What is the simplest way to rename variables in Vim, without adding any new packages? Is there a way without using regexps, too?

  • What do you mean by refactor? Based on your self-answer, you appear to mean rename, which is not what refactoring code is. – Herb Wolfe Nov 18 at 4:10
  • @HerbWolfe Renaming ⊈ refactoring? – Geremia Nov 18 at 4:25
  • A related question is stackoverflow.com/questions/8781975/refactoring-in-vim which also considers renaming part of refactoring. Anyhow, the stackoverflow answers (incl. the marked one) are more or less exclusively about renaming which the OP is interested in. – Hotschke Nov 18 at 9:29
up vote 6 down vote accepted

Place cursor at name to rename and type

gd (or gD if you're rename a global variable).

gd         Goto local Declaration.  When the cursor is on a local
            variable, this command will jump to its declaration.
            First Vim searches for the start of the current
            function, just like "[[".  If it is not found the
            search stops in line 1.  If it is found, Vim goes back
            until a blank line is found.  From this position Vim
            searches for the keyword under the cursor, like with
            "*", but lines that look like a comment are ignored
            (see 'comments' option).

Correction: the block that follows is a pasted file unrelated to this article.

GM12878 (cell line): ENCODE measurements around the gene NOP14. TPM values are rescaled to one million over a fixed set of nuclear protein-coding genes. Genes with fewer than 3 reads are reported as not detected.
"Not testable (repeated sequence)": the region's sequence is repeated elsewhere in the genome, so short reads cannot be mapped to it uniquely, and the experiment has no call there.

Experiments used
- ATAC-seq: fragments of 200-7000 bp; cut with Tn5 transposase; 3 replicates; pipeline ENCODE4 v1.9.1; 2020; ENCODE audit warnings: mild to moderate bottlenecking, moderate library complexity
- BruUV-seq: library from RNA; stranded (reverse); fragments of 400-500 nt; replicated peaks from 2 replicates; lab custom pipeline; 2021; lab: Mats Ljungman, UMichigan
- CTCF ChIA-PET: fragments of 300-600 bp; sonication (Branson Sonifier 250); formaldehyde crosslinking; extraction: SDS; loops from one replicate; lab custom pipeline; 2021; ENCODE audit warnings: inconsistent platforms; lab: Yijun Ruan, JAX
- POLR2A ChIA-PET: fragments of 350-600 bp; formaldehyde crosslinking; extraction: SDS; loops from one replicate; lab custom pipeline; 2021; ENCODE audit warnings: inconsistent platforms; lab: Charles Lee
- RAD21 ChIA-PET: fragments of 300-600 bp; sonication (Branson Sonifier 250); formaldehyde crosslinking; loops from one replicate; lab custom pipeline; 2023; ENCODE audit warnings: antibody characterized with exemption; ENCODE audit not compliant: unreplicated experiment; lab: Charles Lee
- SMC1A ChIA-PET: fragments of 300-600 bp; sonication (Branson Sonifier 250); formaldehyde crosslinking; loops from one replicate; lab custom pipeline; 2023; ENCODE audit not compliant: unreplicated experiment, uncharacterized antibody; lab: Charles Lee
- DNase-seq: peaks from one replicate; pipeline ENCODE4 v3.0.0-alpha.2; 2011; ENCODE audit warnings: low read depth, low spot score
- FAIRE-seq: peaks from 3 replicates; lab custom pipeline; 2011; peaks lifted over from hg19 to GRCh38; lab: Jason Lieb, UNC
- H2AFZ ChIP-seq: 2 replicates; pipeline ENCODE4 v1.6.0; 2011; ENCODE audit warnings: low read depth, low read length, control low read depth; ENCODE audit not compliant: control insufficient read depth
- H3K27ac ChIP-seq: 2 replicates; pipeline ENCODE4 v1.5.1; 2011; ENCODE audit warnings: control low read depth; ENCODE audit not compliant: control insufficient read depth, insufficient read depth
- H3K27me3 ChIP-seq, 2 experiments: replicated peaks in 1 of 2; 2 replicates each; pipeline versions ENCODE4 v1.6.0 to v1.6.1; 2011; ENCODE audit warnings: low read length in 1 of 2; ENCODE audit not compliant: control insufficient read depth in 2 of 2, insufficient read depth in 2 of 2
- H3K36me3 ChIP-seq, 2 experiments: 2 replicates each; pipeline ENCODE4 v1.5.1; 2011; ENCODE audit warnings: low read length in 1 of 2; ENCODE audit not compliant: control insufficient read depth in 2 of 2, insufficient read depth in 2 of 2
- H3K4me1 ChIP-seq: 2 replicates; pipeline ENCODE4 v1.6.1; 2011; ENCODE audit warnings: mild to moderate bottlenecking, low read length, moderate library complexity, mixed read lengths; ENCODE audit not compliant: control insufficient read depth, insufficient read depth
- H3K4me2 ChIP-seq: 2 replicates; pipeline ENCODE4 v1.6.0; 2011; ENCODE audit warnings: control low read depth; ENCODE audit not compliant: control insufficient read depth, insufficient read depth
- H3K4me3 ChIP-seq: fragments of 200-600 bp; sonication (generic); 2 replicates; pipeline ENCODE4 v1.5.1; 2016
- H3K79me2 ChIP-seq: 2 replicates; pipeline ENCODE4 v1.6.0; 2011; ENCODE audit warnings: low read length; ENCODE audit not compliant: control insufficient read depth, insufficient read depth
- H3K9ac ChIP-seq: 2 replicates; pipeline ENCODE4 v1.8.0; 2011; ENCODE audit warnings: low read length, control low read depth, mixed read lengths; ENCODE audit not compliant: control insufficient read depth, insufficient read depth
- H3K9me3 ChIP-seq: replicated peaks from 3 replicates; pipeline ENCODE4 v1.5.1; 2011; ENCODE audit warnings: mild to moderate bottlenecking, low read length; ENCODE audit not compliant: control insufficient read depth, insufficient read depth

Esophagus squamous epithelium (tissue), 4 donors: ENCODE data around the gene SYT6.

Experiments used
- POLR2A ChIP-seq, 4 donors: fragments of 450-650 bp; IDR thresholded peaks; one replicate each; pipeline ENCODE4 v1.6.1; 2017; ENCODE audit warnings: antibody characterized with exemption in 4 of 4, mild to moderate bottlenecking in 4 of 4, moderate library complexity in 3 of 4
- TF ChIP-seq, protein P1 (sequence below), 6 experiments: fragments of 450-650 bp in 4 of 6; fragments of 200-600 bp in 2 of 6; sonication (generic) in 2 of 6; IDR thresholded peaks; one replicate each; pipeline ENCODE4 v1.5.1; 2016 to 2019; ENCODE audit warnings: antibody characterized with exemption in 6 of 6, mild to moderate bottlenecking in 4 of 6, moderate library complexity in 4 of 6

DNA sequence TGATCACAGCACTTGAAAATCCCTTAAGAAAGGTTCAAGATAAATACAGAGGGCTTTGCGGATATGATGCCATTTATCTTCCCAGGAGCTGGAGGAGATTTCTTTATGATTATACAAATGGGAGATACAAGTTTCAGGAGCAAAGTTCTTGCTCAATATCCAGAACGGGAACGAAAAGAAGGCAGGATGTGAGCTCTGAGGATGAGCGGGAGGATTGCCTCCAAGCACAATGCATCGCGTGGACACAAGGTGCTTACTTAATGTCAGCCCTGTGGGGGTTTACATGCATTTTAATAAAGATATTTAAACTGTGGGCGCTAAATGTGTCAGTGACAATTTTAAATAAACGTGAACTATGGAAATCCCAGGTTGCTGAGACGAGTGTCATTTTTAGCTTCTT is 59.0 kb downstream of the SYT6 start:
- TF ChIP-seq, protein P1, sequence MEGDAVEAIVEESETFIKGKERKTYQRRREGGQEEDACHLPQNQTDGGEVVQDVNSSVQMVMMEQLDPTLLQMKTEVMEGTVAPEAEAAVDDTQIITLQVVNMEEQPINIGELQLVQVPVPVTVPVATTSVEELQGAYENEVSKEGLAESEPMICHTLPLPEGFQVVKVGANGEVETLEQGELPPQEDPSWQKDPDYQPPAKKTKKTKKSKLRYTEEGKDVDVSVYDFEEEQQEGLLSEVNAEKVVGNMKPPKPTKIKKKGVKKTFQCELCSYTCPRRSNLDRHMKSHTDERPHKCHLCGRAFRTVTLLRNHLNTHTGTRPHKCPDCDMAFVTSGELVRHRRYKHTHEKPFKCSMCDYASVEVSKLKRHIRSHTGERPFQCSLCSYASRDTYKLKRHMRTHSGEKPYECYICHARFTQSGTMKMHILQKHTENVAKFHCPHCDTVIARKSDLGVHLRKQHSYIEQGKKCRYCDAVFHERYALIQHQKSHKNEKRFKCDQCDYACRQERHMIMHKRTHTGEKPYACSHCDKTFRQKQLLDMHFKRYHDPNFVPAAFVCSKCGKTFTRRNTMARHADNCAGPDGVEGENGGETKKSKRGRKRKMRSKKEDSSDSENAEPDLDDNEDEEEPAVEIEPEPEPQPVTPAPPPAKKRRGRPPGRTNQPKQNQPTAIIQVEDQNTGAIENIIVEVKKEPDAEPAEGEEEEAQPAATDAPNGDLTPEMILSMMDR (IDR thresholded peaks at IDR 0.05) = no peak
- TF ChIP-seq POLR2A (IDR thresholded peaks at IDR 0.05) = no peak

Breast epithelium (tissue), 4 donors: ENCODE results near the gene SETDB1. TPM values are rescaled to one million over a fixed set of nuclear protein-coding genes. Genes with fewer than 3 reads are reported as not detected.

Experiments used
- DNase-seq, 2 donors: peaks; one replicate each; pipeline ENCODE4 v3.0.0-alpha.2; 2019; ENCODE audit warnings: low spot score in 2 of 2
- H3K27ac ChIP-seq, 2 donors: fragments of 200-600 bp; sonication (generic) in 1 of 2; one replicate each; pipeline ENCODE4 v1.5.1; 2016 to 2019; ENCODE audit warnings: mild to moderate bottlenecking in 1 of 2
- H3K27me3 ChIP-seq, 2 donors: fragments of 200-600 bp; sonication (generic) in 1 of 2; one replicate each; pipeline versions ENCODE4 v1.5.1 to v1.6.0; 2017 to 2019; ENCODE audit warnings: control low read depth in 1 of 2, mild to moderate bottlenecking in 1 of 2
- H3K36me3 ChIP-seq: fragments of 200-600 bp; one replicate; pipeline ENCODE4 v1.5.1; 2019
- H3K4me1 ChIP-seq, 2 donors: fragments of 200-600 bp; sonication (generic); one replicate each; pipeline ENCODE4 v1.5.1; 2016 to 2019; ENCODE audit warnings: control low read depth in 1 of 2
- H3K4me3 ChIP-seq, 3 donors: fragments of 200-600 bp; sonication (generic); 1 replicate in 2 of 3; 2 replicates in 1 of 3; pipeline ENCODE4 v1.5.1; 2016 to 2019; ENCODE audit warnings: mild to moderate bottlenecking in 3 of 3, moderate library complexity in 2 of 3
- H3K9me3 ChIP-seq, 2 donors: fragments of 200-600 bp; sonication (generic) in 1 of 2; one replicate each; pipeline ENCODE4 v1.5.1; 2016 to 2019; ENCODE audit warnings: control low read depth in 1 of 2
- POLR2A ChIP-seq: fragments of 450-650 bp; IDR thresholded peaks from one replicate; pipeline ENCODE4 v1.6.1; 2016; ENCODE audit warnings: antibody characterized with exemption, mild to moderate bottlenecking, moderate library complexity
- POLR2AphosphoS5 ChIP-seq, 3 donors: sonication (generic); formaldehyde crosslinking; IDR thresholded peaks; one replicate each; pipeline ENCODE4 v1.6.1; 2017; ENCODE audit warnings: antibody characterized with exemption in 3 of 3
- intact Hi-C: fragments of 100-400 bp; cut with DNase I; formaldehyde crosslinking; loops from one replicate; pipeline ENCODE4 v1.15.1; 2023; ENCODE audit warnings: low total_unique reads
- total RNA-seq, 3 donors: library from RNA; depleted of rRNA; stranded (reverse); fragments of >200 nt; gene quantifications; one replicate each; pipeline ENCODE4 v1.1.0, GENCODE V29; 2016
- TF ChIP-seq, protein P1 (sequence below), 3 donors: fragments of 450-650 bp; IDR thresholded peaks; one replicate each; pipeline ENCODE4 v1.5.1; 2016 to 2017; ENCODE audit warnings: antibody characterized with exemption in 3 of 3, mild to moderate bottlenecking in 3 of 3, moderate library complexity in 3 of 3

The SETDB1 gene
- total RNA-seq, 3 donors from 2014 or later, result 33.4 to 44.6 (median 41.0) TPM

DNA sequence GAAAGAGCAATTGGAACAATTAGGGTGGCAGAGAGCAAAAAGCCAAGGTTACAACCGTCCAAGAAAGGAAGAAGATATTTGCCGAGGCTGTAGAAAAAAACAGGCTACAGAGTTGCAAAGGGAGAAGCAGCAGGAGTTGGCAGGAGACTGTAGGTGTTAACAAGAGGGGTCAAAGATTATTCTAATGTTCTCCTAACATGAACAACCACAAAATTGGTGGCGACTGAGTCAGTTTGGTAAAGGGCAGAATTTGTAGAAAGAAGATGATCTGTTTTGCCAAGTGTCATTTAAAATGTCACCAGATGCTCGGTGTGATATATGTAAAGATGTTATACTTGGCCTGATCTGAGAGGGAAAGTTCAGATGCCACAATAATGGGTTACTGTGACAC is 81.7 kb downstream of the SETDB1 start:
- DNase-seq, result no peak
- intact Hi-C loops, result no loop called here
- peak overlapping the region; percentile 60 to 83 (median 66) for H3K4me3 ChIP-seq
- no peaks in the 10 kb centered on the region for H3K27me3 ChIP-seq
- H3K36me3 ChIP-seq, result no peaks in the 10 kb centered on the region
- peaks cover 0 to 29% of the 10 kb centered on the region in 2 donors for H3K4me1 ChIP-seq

Note that this is not guaranteed to work, Vim does not
            really check the syntax, it only searches for a match
            with the keyword.  If included files also need to be
            searched use the commands listed in |include-search|.
            After this command |n| searches forward for the next
            match (not backward).
            {not in Vi}

gD          Goto global Declaration.  When the cursor is on a
            global variable that is defined in the file, this
            command will jump to its declaration.  This works just
            like "gd", except that the search for the keyword
            always starts in line 1.  {not in Vi}

Then

c (change) + gn new_name esc

gn         Search forward for the last used search pattern, like
            with `n`, and start Visual mode to select the match.
            If the cursor is on the match, visually selects it.
            If an operator is pending, operates on the match.
            E.g., "dgn" deletes the text of the next match.
            If Visual mode is active, extends the selection
            until the end of the next match.

and

. (repeat) one or more times to rename next occurrence(s)

or

:%norm . to rename all occurrences in the buffer at once.

  • Good instructions, but missing the relevant explanations. – D. Ben Knoble Nov 18 at 15:45
  • @D.BenKnoble What sort of explanations are you looking for? – Geremia Nov 19 at 17:00
  • Well newer users might not understand the sequence of commands you provided; i just think it would flesh out the answer so that one understands what’s happening without just rote mechanical repetition. I tend to cite :help for example, next to own re-worded explanation. – D. Ben Knoble Nov 19 at 17:10
  • That is, learning require understanding beyond memorization. – D. Ben Knoble Nov 19 at 17:10
  • @D.BenKnoble I've implemented your suggestion. thanks – Geremia Nov 19 at 18:02

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